Point of View: Statewide sales tax just doesn’t make ‘horse sense’

Money for the dividend was meant to be sized after State government services obligations had been met

The proposal presented by our governor and some in the Legislature leveling a statewide sales tax on all Alaskans defies logic. Nor does it even make horse sense.

The governor appears to support a $2,700 Alaska Permanent Fund dividend. Some in the Senate propose a $1,300 dividend. If the $2,700 dividend were to be approved by the Legislature it would create a $600 million deficit. That is about what the governor would need to come from his sales tax proposal to fund his higher dividend. So, the sales tax proposal funds the difference, and it comes from the pocket of every Alaskan on virtually every purchase he or she might make.

Some suggest that this increased sales tax funds a bigger dividend. Yet it’s collected over the course of a year from each and every Alaskan. And the PFD is taxed as income. So, is it really free money? Clearly most Alaskans understand and oppose the tax because we would get a much bigger bang for the buck by investing in Alaska’s future through increased funding for education.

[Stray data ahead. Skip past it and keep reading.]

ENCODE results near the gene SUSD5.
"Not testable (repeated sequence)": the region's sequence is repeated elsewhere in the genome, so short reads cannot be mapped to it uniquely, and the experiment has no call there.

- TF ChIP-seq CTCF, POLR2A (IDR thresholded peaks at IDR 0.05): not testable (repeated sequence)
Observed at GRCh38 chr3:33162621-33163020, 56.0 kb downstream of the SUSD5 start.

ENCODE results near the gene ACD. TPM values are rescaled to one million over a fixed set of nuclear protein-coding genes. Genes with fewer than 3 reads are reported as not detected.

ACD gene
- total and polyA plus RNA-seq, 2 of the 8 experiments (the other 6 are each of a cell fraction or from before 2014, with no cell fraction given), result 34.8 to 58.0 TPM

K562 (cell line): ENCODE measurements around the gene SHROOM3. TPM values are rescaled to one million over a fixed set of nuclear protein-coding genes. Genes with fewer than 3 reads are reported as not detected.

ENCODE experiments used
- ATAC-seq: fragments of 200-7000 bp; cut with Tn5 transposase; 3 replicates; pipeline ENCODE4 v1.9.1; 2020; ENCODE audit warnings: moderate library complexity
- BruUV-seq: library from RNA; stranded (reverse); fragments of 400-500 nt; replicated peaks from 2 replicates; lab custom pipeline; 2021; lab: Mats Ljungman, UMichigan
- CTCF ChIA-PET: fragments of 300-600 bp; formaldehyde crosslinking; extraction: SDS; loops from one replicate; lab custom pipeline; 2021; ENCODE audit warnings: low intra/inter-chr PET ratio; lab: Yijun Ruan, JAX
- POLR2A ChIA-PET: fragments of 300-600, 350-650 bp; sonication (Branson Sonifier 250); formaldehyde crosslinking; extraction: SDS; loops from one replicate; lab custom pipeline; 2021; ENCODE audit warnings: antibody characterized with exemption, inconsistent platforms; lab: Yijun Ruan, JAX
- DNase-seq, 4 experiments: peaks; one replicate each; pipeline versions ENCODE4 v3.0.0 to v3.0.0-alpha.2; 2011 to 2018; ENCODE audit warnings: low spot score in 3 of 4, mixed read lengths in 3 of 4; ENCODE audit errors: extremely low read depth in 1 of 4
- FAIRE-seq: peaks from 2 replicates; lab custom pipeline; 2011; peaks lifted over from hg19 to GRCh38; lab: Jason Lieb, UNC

Further, the application of sales tax traditionally belongs exclusively to municipal governments. The tax rate usually ranges from 2-8%.

It’s been pointed out that if the federal government can carry a deficit, why can’t the state? First, unlike the federal Constitution the State Constitution requires a balanced budget. Second, the federal government can print money. And that causes inflation that we now know too well.

The permanent fund was designed to be the principal State savings account and source of income to run State government operations. Non-recurring revenue from oil taxes should be used to meet the State’s obligation to grow the permanent fund for the future needs of Alaskans.

Money for the dividend was meant to be sized after State government services obligations had been met. That remains the case — only a portion of the fund’s earnings should be allocated to the dividend after State services are funded.

Further, to withhold school funding and to add a state sales tax to fund the shortfall caused by an overly generous dividend is certainly contrary to the intent of those who drafted the permanent fund’s enabling legislation. It is fair to say that our late Gov. Jay Hammond would say simply “it just doesn’t make horse sense.”

Frank Murkowski is a former U.S. senator and the eighth governor of Alaska.